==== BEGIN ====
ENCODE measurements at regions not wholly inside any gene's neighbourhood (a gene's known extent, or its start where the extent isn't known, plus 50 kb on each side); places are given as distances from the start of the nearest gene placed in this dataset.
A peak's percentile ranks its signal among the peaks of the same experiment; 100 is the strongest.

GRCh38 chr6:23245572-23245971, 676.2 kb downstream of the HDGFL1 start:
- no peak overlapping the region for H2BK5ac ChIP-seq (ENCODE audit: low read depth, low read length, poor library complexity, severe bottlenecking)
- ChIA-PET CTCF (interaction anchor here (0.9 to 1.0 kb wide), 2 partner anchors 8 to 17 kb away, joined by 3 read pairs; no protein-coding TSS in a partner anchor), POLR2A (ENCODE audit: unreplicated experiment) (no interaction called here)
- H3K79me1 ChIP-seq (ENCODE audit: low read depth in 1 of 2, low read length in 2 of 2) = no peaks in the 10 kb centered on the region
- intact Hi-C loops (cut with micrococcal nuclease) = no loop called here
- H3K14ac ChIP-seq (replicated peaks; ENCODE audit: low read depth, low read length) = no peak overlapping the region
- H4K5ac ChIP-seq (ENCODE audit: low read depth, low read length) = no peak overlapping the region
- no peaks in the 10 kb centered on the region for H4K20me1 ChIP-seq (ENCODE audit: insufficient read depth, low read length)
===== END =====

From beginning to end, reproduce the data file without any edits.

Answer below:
ENCODE measurements at regions not wholly inside any gene's neighbourhood (a gene's known extent, or its start where the extent isn't known, plus 50 kb on each side); places are given as distances from the start of the nearest gene placed in this dataset.
A peak's percentile ranks its signal among the peaks of the same experiment; 100 is the strongest.

GRCh38 chr6:23245572-23245971, 676.2 kb downstream of the HDGFL1 start:
- no peak overlapping the region for H2BK5ac ChIP-seq (ENCODE audit: low read depth, low read length, poor library complexity, severe bottlenecking)
- ChIA-PET CTCF (interaction anchor here (0.9 to 1.0 kb wide), 2 partner anchors 8 to 17 kb away, joined by 3 read pairs; no protein-coding TSS in a partner anchor), POLR2A (ENCODE audit: unreplicated experiment) (no interaction called here)
- H3K79me1 ChIP-seq (ENCODE audit: low read depth in 1 of 2, low read length in 2 of 2) = no peaks in the 10 kb centered on the region
- intact Hi-C loops (cut with micrococcal nuclease) = no loop called here
- H3K14ac ChIP-seq (replicated peaks; ENCODE audit: low read depth, low read length) = no peak overlapping the region
- H4K5ac ChIP-seq (ENCODE audit: low read depth, low read length) = no peak overlapping the region
- no peaks in the 10 kb centered on the region for H4K20me1 ChIP-seq (ENCODE audit: insufficient read depth, low read length)